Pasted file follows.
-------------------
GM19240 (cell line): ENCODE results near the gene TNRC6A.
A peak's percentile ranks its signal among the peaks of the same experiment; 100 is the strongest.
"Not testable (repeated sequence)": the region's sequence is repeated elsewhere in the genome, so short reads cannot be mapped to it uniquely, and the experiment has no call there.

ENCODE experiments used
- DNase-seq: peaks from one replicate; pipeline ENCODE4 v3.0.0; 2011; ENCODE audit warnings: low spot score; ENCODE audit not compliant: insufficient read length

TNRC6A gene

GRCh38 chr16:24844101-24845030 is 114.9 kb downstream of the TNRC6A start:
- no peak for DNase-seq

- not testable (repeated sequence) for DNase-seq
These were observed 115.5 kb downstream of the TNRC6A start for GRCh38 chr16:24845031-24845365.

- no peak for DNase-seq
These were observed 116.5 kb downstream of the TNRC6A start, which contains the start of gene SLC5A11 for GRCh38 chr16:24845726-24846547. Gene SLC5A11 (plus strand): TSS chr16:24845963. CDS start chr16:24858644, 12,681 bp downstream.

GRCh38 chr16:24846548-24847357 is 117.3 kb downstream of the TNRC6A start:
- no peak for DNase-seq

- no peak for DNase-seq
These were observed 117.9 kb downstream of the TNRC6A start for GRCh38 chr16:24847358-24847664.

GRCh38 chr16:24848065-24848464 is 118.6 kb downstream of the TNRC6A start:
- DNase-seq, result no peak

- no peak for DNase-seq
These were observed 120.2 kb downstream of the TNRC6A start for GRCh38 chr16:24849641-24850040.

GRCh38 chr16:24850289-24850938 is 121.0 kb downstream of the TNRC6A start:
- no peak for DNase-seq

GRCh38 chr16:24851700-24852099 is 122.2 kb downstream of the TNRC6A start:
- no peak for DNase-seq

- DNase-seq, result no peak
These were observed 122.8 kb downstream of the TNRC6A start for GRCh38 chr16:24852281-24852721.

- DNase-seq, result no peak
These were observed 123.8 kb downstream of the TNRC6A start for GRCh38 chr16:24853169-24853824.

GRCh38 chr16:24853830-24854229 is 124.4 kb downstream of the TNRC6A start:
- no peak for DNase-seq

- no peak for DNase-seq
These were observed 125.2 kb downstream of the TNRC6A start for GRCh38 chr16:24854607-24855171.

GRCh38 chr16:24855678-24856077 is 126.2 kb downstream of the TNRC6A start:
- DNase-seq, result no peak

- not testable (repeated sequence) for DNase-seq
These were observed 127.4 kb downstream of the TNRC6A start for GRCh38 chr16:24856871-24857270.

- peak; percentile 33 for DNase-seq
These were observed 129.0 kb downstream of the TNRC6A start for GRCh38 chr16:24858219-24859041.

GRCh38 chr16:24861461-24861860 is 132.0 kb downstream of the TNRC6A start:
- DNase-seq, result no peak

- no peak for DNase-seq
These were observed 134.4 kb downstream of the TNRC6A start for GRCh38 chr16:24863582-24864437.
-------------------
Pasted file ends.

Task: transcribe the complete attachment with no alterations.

GM19240 (cell line): ENCODE results near the gene TNRC6A.
A peak's percentile ranks its signal among the peaks of the same experiment; 100 is the strongest.
"Not testable (repeated sequence)": the region's sequence is repeated elsewhere in the genome, so short reads cannot be mapped to it uniquely, and the experiment has no call there.

ENCODE experiments used
- DNase-seq: peaks from one replicate; pipeline ENCODE4 v3.0.0; 2011; ENCODE audit warnings: low spot score; ENCODE audit not compliant: insufficient read length

TNRC6A gene

GRCh38 chr16:24844101-24845030 is 114.9 kb downstream of the TNRC6A start:
- no peak for DNase-seq

- not testable (repeated sequence) for DNase-seq
These were observed 115.5 kb downstream of the TNRC6A start for GRCh38 chr16:24845031-24845365.

- no peak for DNase-seq
These were observed 116.5 kb downstream of the TNRC6A start, which contains the start of gene SLC5A11 for GRCh38 chr16:24845726-24846547. Gene SLC5A11 (plus strand): TSS chr16:24845963. CDS start chr16:24858644, 12,681 bp downstream.

GRCh38 chr16:24846548-24847357 is 117.3 kb downstream of the TNRC6A start:
- no peak for DNase-seq

- no peak for DNase-seq
These were observed 117.9 kb downstream of the TNRC6A start for GRCh38 chr16:24847358-24847664.

GRCh38 chr16:24848065-24848464 is 118.6 kb downstream of the TNRC6A start:
- DNase-seq, result no peak

- no peak for DNase-seq
These were observed 120.2 kb downstream of the TNRC6A start for GRCh38 chr16:24849641-24850040.

GRCh38 chr16:24850289-24850938 is 121.0 kb downstream of the TNRC6A start:
- no peak for DNase-seq

GRCh38 chr16:24851700-24852099 is 122.2 kb downstream of the TNRC6A start:
- no peak for DNase-seq

- DNase-seq, result no peak
These were observed 122.8 kb downstream of the TNRC6A start for GRCh38 chr16:24852281-24852721.

- DNase-seq, result no peak
These were observed 123.8 kb downstream of the TNRC6A start for GRCh38 chr16:24853169-24853824.

GRCh38 chr16:24853830-24854229 is 124.4 kb downstream of the TNRC6A start:
- no peak for DNase-seq

- no peak for DNase-seq
These were observed 125.2 kb downstream of the TNRC6A start for GRCh38 chr16:24854607-24855171.

GRCh38 chr16:24855678-24856077 is 126.2 kb downstream of the TNRC6A start:
- DNase-seq, result no peak

- not testable (repeated sequence) for DNase-seq
These were observed 127.4 kb downstream of the TNRC6A start for GRCh38 chr16:24856871-24857270.

- peak; percentile 33 for DNase-seq
These were observed 129.0 kb downstream of the TNRC6A start for GRCh38 chr16:24858219-24859041.

GRCh38 chr16:24861461-24861860 is 132.0 kb downstream of the TNRC6A start:
- DNase-seq, result no peak

- no peak for DNase-seq
These were observed 134.4 kb downstream of the TNRC6A start for GRCh38 chr16:24863582-24864437.